09:32 GMT24 February 2020
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    Netflix, one of the world’s leading video streaming entertainment sites, acknowledged in a new transparency report that it has removed fewer than a dozen programs in response to governmental requests since the platform began streaming in 2007.

    In Netflix’s Environmental Social Governance report, the company revealed that as of February 2020, a total of nine programs and/or show episodes were pulled from the service “due to government takedown demands.”

    The first of the government requests came in 2015, when the New Zealand Film and Video Labeling Body submitted a written notice asking Netflix to pull the documentary film “The Bridge” from its New Zealand network. At the time, New Zealand officials had declared the film’s content to be “objectionable,” as it focused on the suicide attempts that occured at San Francisco’s Golden Gate Bridge.

    Two years later, in 2017, the agency received two more requests: one from the Vietnamese Authority of Broadcasting and Electronic Information and another from the German Commision for Youth Protection. This time, Vietnamese officials wanted the 1987 film “Full Metal Jacket” pulled from the country’s streaming options, and German officials wanted George A. Romero’s horror classic “Night of the Living Dead” dropped, since a version of the film was banned in the country.

    Singapore filed its first request in 2018 after three marijuana-focused series - “Cooking on High,” “The Legend of 420” and “Disjointed” - came onto the streaming platform. The Singapore Infocomm Media Development Authority again issued requests in 2019 and in 2020 to remove “The Last Temptation of Christ” and “The Last Hangover,” respectively.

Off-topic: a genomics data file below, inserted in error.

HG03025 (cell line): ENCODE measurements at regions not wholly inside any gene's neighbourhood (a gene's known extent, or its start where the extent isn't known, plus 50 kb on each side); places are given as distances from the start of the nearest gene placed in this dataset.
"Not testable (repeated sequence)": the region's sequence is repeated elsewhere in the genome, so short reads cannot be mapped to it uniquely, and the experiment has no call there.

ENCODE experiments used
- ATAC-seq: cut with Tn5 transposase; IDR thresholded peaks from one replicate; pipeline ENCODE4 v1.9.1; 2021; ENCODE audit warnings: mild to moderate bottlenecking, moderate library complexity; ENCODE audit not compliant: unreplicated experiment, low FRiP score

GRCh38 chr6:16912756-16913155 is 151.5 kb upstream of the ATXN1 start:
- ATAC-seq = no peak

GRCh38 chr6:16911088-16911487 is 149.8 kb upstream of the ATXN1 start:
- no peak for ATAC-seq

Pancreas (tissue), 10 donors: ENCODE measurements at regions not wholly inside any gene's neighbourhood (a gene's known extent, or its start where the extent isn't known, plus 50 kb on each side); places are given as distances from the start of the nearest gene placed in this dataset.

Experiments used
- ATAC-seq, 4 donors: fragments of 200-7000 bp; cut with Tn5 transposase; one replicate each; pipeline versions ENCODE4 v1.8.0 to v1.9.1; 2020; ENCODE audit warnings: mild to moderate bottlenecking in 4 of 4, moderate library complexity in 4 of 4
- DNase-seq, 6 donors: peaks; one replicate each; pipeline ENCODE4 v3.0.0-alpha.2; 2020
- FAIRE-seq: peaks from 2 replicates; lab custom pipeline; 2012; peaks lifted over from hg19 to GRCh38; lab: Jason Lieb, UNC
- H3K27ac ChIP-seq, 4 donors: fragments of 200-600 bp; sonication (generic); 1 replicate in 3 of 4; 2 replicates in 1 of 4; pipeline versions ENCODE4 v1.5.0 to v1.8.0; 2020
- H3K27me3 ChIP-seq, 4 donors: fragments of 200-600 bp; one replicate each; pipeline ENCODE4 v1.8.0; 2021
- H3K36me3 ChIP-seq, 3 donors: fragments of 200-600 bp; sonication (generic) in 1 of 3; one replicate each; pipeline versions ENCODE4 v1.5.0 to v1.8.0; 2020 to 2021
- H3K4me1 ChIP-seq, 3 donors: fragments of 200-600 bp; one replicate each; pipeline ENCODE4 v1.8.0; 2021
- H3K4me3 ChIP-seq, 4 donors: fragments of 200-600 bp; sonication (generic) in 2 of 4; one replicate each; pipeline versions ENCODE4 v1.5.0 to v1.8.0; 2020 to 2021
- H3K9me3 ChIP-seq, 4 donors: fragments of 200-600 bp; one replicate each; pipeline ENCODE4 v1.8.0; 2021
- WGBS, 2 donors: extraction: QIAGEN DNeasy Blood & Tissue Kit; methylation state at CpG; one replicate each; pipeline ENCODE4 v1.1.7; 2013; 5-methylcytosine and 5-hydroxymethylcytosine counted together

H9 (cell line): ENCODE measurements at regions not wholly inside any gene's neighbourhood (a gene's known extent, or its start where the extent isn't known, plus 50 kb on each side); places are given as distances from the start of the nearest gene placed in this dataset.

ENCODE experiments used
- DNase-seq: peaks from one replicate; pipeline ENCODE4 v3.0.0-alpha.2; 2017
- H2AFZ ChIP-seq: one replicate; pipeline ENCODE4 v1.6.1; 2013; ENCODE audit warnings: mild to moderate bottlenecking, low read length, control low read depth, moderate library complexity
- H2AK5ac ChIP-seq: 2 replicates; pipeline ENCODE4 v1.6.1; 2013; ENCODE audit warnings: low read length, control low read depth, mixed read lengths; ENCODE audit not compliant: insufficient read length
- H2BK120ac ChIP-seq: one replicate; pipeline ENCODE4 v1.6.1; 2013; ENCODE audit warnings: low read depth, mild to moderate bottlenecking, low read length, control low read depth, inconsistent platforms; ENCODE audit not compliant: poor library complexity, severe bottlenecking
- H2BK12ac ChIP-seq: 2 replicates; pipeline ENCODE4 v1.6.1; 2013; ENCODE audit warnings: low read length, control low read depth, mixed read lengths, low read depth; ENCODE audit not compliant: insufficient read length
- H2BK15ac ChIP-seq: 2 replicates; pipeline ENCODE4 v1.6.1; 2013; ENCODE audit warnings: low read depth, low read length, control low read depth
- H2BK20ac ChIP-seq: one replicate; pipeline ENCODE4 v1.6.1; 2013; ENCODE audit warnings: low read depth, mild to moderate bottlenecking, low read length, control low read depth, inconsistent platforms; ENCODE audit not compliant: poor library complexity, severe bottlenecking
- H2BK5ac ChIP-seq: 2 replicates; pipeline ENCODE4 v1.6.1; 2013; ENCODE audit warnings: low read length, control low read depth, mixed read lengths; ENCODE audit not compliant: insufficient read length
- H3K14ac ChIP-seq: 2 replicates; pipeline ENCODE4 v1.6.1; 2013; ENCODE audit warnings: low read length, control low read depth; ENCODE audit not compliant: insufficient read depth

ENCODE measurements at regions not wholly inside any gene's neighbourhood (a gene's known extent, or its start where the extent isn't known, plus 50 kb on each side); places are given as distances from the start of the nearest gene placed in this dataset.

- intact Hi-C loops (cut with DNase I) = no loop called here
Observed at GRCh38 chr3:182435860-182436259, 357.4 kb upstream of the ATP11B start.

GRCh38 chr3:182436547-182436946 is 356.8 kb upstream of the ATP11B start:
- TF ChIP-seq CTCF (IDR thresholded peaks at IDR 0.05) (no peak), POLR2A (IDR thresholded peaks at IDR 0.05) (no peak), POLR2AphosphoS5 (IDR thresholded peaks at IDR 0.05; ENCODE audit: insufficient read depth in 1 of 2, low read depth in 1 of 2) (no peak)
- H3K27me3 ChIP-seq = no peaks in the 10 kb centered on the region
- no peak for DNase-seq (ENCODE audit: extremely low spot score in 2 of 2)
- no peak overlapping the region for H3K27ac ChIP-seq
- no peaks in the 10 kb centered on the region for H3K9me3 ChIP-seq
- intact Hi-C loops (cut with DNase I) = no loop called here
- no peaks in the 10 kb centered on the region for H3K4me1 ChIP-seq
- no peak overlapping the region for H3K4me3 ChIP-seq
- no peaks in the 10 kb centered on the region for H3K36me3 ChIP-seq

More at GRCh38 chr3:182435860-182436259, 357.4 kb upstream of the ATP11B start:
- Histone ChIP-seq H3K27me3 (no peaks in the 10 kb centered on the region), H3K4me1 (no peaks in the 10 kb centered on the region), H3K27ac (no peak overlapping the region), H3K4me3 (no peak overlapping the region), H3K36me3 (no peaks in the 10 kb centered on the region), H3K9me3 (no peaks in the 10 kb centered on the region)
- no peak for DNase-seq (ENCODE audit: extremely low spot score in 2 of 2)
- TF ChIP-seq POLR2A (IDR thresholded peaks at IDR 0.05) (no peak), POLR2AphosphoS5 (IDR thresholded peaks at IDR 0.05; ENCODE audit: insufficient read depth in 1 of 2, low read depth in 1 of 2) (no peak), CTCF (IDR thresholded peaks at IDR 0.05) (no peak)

The ninth request was filed by Saudi Arabia’s Communication and Information Technology Commission in 2019 when the overseeing body issued its own written demand for one episode of “Patriot Act with Hasan Minhaj” to be pulled from Netflix’s network in the kingdom. 

    Of all the content removed from the streaming service, Netflix’s decision to pull the plug on Minhaj’s Saudi Arabia episode, which focused on the country’s involvement in Yemen, ties with the US and crackdown on women’s rights, among other Saudi-centered topics, caused the largest of uproars.

    In line with Singapore’s explanation that the highlighted video content violated local laws, Saudi officials later indicated that the request was issued because the particular episode reportedly violated the kingdom’s anti-cybercrime law.

    According to Axios, Netflix initially works with local regulators to come to an agreement to keep content available, and that in the event the involved parties are unable to do so, the content gets pulled. However, the specified footage isn’t officially removed until Netflix receives a written government request.

    Not listed among Netflix’s most recent purges is “The First Temptation of Christ,” a 2019 Brazilian comedy by the group Porta dos Fundos that depicts Jesus in a same-gender relationship. At the time of its release, the film gained a slew of negative attention, with more than 1.2 million people signing a petition calling for its removal. After its December 2019 release, a Brazilian judge ordered Netflix to cut the film from the Brazilian streaming network.

    Only time will tell if “The First Temptation of Christ” will wind up on the axed list. Netflix has indicated that it will continue to publish its transparency report each year.

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    Censorship, Germany, Singapore, Vietnam, New Zealand, Saudi Arabia, Netflix, Netflix
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